This is a slightly different post than the usual ones - it's more of a stream of thoughts related to a video by Ali Abdaal. He is one of my go-to youtubers & makes my list of favorite things on the internet. Usually, he has some great tips on how to lead a more productive life - and this time, he had some cautionary tale in this context. The text will have a lot of links, as I wanted to keep this one quick - I'll write about it in more depth in the future.
If you haven't seen it, here's the video I'm talking about:
The video is a MasterClass in Introspection - here's why:
Ali starts the video talking about how for the past weeks, the things he once enjoyed (filming videos for example) have become a burden. He then goes on to talk about the increasing resistance towards all the things on his schedule and the continuous feeling of being unhappy at the end of the day. And about his revenge bedtime procrastination. And about the feeling of time just flying by.
From there, he starts to analyse the root causes that he believes have attributed to this slump and how he intends to address them. His 3 problems were:
- Falling into the trap of outcome goals
- Ignoring your mental state, solemnly prioritising long term benefits over what you want in the moment
- Very busy calendar
His monologue is simply a great reminder that rational knowledge ≠ internalised position.
Knowing something isn't the same as living it. And something like focusing on your systems & inputs instead of on outcomes that are not within your control is not a one time thing to check off, it's rather a continuous process of adjusting your expectations and fighting off bad behaviours that our socialisation, environment or brains try to push on us
Ignoring your Mental State & sacrificing happiness for your future
A question that I personally struggle a lot with too - how to you balance ambition & good decisions for your future self with being happy in the present? Closely related to the If-Then-Trap, you kind of lose the point of why you do these things in the first place. A bit like the fishermen story, a bit like forgetting your why and lastly a bit of "work is replacing religion as the one and only lighthouse"
It also feels like he accidentally stumbled over a great theme for his book.
Very busy calendar
Reminds me immediately of the Maker vs. Manager schedule - if you want to do creative things, then you need to protect your time in a very different way than a manager. The problem with all these calls is also a great example for the saying:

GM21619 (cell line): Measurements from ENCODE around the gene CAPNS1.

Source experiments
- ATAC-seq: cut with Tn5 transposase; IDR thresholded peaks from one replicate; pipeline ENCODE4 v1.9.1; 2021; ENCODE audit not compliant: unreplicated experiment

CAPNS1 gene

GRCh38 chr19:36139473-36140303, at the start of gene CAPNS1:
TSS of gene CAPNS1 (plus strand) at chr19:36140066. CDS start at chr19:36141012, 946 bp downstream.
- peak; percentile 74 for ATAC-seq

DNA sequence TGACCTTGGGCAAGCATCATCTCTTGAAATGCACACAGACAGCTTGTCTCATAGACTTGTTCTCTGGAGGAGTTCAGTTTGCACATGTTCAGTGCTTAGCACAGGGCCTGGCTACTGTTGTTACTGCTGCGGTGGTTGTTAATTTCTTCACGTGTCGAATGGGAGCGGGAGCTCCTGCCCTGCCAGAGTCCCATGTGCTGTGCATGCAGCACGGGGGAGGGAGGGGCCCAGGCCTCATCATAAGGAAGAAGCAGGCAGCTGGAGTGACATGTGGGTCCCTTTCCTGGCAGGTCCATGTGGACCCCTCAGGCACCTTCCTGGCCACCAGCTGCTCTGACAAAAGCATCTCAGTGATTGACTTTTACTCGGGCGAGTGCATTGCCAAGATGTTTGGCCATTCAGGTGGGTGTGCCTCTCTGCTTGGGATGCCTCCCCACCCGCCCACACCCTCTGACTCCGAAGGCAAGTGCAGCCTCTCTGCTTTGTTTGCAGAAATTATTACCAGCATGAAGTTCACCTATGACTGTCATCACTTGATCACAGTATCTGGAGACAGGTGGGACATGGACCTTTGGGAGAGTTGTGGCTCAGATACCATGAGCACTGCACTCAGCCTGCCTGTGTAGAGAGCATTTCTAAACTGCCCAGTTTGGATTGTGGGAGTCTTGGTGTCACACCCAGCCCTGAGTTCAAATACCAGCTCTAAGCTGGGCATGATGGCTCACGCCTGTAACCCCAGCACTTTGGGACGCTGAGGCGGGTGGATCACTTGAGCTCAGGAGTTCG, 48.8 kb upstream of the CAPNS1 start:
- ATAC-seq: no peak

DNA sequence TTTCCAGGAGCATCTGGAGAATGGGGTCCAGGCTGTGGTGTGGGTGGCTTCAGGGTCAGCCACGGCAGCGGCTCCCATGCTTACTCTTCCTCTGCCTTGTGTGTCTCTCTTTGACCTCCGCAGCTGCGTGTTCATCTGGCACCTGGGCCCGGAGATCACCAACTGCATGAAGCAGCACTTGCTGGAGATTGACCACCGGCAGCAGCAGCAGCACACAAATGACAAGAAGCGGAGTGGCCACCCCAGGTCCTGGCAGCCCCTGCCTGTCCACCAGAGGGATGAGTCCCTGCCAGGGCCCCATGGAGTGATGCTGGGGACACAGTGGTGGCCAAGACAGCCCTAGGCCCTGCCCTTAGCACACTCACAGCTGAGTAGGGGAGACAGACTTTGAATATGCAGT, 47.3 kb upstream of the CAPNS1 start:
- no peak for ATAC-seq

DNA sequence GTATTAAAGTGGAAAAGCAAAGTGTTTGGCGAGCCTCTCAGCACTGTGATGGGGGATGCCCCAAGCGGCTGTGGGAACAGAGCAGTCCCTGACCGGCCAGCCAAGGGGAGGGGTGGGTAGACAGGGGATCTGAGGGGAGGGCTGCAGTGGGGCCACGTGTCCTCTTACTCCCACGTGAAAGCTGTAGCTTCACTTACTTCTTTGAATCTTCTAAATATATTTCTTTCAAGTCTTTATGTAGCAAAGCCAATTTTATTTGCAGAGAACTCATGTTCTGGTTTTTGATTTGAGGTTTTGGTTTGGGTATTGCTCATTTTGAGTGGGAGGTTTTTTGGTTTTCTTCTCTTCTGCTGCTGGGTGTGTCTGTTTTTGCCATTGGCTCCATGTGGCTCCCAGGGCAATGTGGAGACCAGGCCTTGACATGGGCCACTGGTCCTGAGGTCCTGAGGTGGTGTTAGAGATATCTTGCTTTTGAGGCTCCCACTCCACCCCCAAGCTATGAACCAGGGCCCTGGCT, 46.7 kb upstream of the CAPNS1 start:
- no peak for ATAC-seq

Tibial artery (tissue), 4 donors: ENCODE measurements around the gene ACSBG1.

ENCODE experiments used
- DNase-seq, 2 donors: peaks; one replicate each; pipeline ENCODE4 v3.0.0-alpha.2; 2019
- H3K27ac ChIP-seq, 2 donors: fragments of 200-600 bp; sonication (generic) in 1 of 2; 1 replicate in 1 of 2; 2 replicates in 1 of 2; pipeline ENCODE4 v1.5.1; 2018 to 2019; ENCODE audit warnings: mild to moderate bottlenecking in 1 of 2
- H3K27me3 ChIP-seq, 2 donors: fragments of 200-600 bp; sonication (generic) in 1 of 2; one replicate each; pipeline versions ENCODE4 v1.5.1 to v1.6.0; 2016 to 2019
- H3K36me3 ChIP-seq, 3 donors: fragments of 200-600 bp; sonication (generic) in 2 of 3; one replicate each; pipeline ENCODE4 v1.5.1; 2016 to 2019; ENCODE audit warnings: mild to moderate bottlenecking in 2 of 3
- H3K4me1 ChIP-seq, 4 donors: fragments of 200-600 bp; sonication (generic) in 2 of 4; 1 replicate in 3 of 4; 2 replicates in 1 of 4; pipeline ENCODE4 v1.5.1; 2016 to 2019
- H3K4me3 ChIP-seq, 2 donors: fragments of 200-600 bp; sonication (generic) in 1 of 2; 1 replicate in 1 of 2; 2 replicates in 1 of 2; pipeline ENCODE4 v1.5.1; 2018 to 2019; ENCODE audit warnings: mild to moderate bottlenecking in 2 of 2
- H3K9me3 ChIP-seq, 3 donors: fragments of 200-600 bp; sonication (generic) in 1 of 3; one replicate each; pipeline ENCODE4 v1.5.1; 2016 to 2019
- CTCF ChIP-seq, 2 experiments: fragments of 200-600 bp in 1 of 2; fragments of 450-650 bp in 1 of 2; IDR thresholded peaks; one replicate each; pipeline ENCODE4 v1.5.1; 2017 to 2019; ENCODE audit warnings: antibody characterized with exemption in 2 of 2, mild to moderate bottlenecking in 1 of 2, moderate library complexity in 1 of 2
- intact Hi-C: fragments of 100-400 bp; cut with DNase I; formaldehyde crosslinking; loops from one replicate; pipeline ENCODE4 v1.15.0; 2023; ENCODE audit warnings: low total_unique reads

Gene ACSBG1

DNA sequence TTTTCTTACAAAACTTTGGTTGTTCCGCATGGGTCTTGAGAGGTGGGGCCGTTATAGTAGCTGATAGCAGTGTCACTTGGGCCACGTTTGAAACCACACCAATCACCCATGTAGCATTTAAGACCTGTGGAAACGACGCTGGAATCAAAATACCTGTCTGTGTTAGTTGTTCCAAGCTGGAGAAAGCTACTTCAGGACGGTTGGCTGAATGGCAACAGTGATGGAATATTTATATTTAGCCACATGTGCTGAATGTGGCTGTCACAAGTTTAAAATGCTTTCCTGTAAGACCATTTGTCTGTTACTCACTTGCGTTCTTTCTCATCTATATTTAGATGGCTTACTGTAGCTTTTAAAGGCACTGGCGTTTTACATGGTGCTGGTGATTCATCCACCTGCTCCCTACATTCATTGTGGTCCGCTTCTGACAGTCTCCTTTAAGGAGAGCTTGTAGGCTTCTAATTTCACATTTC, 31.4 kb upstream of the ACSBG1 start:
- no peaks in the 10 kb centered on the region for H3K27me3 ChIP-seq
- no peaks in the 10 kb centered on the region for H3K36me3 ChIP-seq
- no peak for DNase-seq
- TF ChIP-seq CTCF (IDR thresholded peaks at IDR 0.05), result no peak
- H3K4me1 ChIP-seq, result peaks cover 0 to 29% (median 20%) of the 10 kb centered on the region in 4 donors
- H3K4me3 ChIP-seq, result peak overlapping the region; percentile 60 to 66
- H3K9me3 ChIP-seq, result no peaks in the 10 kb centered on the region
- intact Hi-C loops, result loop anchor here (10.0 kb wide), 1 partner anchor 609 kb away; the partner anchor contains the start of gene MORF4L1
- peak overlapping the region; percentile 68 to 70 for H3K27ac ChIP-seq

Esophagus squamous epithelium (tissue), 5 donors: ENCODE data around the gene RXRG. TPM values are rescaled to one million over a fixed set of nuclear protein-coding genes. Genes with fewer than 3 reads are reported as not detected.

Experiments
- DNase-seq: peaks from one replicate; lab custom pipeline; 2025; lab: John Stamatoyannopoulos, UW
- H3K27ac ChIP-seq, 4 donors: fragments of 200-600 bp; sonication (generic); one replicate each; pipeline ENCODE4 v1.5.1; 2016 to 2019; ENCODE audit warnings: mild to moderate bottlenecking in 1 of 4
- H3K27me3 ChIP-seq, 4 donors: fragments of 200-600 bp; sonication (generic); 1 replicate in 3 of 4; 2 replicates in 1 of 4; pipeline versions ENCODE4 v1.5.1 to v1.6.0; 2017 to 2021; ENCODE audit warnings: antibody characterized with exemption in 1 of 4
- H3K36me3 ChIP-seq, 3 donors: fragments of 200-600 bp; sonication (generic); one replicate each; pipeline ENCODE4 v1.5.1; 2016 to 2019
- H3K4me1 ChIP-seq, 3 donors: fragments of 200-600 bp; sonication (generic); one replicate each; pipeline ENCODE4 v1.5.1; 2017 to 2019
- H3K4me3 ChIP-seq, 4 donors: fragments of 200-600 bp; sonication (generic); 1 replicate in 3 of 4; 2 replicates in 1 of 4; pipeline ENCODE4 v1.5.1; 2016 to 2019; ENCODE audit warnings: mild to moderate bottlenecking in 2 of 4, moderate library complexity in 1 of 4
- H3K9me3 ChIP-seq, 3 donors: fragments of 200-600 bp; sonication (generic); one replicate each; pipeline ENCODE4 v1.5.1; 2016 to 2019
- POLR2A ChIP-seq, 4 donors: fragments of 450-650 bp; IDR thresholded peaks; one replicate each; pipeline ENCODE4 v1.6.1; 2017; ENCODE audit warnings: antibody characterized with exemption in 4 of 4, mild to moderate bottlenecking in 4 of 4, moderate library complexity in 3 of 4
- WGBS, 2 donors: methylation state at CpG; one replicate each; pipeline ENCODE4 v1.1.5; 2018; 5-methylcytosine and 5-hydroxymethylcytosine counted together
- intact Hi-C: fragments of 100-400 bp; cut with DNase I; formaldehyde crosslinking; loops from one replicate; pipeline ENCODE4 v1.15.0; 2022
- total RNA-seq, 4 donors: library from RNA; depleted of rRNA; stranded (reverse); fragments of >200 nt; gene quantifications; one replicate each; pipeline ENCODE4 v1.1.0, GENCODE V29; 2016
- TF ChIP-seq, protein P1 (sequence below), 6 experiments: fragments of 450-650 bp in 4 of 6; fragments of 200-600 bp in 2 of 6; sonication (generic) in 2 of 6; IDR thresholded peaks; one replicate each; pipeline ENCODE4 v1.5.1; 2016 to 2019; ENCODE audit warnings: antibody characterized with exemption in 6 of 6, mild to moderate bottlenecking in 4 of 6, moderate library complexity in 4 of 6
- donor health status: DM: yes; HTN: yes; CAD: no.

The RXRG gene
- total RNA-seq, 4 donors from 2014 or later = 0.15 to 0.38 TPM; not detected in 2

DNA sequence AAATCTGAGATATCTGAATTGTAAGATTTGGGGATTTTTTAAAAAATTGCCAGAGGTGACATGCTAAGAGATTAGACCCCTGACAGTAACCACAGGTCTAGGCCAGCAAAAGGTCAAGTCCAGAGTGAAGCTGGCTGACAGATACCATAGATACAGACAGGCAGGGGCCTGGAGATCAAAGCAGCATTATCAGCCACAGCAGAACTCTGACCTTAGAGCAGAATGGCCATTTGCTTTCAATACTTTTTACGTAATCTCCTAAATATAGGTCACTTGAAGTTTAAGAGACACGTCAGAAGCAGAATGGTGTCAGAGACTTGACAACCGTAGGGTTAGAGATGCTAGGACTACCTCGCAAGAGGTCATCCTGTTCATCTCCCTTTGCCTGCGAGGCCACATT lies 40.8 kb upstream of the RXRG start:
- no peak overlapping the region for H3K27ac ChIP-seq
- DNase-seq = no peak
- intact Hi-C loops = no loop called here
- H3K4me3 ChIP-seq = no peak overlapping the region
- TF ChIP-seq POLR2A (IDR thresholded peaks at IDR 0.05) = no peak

We are kept from our goal not by obstacles but from a clear path to a lesser goal
Taking calls and helping others 1 on 1 is great and if seen in isolation a good thing. But if it distracts you from the things that actually move the needle for you, even a good thing can be problematic.
Very interesting in this context is also the case for leverage or "one to many" - how can you take these activities and scale them to make a better use of your time while keeping the benefits for others? Here's some more to read on that.
Lastly, he was talking about the difficulty of accepting your day's work. I've done enough. I've worked well. I have resistance here too. You could always do a bit more. Knowing "enough" is hard.
Plus, becoming more productive is fine and a worthwhile endeavour in itself, but it also means pushing your own personal goalpost of "enough" continuously. The reward for doing more work is usually: more work.
One way to keep this in check could be to apply a legal concept used to make decisions under uncertain conditions: who needs to prove what? And in turn, what's my "base line decision" if I remain uncertain?
In our case, do I need to prove to myself that I've done enough? If you have problems with working at all, if you actually do waste a lot of time and need to get going, then yes: you need to prove to yourself that you've actually done enough today and it's now okay to take a break.
But if you're in a similar situation to Ali, then it's reversed: breaks are now the rule and working more becomes the exception that needs good arguments. So from now on, it's: do I actually need to work more? And the arguments for it better be good.
Some more thoughts of mine & related readings:
Khe Hy has some great follow up questions to investigate resistance:
I've also had several periods where time just flew by and I even caught myself in the moment thinking: let's just get this over and then on to xyz. While there are some occasions, where that might be justified - what a horrible thing to do with your time. Just waiting for time to pass?
David Perell has a great piece on that: Don't kill time
What has helped me in these periods is to sit down at night and write down one thing that happened that day (preferably a nice, good thing - even if it's as small as eating ice cream) and at the end of the month, go through that list and replay the month in my mind.